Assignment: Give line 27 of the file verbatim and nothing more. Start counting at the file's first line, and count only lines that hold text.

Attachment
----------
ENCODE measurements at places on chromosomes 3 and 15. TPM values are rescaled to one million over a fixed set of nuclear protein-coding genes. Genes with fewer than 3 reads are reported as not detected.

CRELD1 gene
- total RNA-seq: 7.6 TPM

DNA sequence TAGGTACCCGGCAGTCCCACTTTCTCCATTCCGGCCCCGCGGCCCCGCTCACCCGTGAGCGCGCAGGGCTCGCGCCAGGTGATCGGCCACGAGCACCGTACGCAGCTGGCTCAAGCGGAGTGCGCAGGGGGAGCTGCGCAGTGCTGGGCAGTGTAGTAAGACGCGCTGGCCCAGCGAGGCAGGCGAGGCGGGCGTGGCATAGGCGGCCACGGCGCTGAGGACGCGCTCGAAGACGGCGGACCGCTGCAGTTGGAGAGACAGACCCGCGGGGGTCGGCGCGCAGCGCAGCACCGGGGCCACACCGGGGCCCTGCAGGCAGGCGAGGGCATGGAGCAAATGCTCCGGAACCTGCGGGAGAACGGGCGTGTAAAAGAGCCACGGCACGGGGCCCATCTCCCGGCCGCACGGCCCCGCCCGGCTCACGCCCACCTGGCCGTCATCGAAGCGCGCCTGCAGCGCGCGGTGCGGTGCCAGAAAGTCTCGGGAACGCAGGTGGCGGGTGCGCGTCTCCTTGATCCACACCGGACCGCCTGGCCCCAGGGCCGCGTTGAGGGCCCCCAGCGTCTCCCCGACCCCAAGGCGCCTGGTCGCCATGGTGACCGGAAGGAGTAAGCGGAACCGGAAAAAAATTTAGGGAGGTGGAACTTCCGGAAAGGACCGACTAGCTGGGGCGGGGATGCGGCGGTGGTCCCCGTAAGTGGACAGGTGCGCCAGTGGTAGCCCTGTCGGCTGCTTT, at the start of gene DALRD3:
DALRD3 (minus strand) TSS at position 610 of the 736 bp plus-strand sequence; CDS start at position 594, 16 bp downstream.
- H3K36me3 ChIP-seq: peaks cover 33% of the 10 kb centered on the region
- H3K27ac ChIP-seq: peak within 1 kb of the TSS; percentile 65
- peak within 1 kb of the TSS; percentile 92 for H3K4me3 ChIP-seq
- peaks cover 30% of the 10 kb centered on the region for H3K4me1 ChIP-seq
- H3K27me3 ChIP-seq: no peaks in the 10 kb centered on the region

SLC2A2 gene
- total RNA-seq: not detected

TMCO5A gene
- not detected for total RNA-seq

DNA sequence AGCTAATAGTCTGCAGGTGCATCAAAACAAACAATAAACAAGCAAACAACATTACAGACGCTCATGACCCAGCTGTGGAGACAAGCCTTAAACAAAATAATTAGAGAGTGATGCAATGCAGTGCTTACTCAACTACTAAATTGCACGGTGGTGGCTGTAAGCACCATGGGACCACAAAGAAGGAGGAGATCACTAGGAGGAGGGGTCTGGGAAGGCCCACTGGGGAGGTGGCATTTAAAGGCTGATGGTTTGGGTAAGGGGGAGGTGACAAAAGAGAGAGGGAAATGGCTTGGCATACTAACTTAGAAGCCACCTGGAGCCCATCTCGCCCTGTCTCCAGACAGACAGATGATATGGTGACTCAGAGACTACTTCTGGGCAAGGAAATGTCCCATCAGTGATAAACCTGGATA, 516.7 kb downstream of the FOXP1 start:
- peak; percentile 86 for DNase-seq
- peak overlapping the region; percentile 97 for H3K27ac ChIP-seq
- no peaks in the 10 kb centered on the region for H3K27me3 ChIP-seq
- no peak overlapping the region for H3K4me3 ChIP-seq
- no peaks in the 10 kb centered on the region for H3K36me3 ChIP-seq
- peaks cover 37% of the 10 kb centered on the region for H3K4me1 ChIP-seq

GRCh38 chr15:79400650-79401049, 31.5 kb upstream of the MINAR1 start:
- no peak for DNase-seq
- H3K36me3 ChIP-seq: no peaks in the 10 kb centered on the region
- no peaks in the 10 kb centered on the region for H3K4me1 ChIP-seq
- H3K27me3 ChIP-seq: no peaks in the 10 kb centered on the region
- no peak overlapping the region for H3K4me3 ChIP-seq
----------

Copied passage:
- no peak overlapping the region for H3K4me3 ChIP-seq